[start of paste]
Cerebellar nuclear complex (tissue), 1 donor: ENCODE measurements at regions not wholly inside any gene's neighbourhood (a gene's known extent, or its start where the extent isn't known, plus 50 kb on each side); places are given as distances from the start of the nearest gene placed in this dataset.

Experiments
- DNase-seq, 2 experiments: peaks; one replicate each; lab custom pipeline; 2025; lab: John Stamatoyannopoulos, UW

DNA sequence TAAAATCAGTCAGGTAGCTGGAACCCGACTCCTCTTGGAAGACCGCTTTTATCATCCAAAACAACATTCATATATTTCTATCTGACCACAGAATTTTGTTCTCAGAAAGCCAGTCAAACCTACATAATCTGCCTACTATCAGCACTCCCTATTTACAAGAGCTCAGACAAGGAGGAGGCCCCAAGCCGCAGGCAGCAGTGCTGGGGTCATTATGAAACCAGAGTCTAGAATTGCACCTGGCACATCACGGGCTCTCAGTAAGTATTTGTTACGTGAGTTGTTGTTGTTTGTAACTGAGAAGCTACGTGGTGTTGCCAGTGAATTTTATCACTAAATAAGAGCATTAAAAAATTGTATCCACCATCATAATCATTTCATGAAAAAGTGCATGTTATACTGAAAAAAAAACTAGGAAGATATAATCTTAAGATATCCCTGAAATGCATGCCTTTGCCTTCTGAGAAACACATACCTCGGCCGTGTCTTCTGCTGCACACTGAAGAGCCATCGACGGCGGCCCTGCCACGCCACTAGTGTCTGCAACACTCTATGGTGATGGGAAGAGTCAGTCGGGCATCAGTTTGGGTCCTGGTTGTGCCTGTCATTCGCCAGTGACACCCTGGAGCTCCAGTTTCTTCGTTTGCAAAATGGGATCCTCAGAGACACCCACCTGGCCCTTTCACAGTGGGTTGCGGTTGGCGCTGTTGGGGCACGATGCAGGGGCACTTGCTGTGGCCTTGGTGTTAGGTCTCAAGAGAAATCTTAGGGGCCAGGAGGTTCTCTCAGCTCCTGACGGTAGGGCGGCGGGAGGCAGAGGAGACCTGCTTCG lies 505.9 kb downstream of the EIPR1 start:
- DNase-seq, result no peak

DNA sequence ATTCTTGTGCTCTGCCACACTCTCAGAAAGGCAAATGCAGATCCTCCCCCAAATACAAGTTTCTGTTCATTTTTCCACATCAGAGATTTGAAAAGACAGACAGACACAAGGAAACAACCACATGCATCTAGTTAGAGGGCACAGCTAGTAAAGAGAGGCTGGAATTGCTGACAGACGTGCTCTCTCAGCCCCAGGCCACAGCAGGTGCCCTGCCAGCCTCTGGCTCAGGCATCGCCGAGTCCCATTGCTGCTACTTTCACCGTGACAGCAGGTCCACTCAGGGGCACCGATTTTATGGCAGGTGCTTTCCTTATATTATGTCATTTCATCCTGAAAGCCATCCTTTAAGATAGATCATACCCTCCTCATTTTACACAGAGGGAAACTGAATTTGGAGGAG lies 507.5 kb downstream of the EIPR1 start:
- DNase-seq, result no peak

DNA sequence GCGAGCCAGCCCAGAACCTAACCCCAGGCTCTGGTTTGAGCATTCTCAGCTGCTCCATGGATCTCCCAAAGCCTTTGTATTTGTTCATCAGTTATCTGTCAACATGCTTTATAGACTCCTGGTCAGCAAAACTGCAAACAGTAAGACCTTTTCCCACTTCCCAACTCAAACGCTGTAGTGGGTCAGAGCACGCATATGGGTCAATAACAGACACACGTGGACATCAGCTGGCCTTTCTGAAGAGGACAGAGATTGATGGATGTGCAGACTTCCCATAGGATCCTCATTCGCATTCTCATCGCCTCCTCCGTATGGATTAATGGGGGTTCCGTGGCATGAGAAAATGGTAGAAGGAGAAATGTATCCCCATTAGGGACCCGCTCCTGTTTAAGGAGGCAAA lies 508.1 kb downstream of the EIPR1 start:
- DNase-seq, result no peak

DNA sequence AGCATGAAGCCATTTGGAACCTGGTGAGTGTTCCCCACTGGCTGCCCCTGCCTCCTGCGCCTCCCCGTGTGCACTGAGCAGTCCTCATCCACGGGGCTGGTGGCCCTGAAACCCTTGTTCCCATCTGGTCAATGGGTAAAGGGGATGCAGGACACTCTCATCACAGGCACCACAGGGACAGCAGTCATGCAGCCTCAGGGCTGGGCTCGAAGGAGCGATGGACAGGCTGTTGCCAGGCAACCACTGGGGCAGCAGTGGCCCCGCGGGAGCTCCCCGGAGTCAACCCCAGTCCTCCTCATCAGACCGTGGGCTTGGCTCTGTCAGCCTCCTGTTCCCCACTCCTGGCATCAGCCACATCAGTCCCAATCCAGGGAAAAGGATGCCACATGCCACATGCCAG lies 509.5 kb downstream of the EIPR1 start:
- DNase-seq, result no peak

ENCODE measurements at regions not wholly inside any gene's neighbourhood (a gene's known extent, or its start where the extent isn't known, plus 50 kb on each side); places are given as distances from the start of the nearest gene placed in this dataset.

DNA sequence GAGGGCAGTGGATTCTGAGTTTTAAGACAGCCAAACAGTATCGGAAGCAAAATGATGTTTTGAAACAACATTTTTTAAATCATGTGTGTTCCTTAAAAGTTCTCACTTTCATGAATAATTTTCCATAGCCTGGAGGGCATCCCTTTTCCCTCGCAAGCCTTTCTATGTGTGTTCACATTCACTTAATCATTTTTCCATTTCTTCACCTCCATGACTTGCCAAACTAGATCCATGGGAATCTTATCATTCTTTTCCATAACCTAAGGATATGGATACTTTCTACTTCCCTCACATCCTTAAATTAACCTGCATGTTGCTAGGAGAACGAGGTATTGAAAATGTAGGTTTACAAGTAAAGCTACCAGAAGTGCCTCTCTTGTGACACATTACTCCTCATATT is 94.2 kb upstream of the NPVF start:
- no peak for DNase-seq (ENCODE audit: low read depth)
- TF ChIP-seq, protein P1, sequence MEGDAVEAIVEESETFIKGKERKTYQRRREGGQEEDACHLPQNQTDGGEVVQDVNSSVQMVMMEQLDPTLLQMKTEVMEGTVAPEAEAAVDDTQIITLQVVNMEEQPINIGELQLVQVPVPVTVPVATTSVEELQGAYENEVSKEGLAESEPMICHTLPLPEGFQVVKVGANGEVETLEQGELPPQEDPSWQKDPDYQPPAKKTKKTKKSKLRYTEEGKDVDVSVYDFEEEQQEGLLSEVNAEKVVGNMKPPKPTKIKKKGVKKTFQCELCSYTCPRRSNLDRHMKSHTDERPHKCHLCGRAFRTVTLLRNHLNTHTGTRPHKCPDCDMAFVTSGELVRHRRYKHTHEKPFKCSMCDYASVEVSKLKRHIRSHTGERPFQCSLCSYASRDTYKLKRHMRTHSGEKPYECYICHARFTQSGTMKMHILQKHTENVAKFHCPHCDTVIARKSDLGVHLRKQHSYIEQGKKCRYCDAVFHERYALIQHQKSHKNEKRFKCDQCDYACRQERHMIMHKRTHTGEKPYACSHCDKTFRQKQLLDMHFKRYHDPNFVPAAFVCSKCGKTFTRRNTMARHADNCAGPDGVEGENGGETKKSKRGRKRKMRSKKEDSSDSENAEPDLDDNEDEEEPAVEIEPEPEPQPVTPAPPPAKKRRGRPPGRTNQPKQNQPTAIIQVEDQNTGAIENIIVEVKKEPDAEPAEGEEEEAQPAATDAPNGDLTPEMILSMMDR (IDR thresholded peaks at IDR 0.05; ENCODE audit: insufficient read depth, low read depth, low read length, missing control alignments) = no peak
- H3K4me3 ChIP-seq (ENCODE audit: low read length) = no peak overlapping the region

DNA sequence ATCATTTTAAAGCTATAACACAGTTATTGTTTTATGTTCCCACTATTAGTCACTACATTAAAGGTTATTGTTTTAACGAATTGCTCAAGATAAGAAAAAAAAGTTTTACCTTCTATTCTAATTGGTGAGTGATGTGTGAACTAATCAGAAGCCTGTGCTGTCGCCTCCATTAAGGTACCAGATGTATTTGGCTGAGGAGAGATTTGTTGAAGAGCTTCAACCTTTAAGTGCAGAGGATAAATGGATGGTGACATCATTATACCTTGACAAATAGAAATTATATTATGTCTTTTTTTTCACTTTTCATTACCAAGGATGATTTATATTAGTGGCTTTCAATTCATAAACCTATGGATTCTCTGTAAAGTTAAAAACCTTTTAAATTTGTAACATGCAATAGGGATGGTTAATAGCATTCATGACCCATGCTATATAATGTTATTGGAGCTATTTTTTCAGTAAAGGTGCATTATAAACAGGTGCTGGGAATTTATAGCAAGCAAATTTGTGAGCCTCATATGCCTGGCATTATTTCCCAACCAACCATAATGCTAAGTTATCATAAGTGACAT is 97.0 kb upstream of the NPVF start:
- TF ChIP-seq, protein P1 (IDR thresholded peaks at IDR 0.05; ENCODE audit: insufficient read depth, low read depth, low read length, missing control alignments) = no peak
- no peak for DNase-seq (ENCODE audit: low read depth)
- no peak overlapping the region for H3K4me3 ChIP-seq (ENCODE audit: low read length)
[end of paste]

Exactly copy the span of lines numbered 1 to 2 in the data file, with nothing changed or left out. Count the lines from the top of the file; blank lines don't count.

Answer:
Cerebellar nuclear complex (tissue), 1 donor: ENCODE measurements at regions not wholly inside any gene's neighbourhood (a gene's known extent, or its start where the extent isn't known, plus 50 kb on each side); places are given as distances from the start of the nearest gene placed in this dataset.

Experiments